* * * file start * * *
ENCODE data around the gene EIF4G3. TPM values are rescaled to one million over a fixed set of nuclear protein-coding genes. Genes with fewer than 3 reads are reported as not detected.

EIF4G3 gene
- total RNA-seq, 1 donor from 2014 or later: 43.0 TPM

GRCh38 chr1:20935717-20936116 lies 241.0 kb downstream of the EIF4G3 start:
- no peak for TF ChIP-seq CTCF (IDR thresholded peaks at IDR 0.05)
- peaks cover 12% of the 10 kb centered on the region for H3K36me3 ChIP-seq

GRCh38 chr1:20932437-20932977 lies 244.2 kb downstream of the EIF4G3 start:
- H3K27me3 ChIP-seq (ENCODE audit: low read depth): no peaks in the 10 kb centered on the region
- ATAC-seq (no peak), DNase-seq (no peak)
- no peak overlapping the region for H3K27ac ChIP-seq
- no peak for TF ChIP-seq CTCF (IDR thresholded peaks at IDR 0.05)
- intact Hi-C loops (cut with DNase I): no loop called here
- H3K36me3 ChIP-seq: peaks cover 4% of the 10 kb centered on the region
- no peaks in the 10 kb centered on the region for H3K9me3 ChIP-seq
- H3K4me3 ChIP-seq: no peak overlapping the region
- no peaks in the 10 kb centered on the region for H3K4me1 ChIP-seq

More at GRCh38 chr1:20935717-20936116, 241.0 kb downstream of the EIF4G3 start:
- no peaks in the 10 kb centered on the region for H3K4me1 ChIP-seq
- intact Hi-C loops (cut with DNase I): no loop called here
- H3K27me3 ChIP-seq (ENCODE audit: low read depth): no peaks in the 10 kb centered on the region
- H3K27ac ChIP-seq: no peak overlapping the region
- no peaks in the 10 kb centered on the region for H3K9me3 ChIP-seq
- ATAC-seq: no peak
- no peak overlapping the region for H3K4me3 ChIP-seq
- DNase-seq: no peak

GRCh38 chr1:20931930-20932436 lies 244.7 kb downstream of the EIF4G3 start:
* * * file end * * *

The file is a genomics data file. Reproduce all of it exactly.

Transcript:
ENCODE data around the gene EIF4G3. TPM values are rescaled to one million over a fixed set of nuclear protein-coding genes. Genes with fewer than 3 reads are reported as not detected.

EIF4G3 gene
- total RNA-seq, 1 donor from 2014 or later: 43.0 TPM

GRCh38 chr1:20935717-20936116 lies 241.0 kb downstream of the EIF4G3 start:
- no peak for TF ChIP-seq CTCF (IDR thresholded peaks at IDR 0.05)
- peaks cover 12% of the 10 kb centered on the region for H3K36me3 ChIP-seq

GRCh38 chr1:20932437-20932977 lies 244.2 kb downstream of the EIF4G3 start:
- H3K27me3 ChIP-seq (ENCODE audit: low read depth): no peaks in the 10 kb centered on the region
- ATAC-seq (no peak), DNase-seq (no peak)
- no peak overlapping the region for H3K27ac ChIP-seq
- no peak for TF ChIP-seq CTCF (IDR thresholded peaks at IDR 0.05)
- intact Hi-C loops (cut with DNase I): no loop called here
- H3K36me3 ChIP-seq: peaks cover 4% of the 10 kb centered on the region
- no peaks in the 10 kb centered on the region for H3K9me3 ChIP-seq
- H3K4me3 ChIP-seq: no peak overlapping the region
- no peaks in the 10 kb centered on the region for H3K4me1 ChIP-seq

More at GRCh38 chr1:20935717-20936116, 241.0 kb downstream of the EIF4G3 start:
- no peaks in the 10 kb centered on the region for H3K4me1 ChIP-seq
- intact Hi-C loops (cut with DNase I): no loop called here
- H3K27me3 ChIP-seq (ENCODE audit: low read depth): no peaks in the 10 kb centered on the region
- H3K27ac ChIP-seq: no peak overlapping the region
- no peaks in the 10 kb centered on the region for H3K9me3 ChIP-seq
- ATAC-seq: no peak
- no peak overlapping the region for H3K4me3 ChIP-seq
- DNase-seq: no peak

GRCh38 chr1:20931930-20932436 lies 244.7 kb downstream of the EIF4G3 start: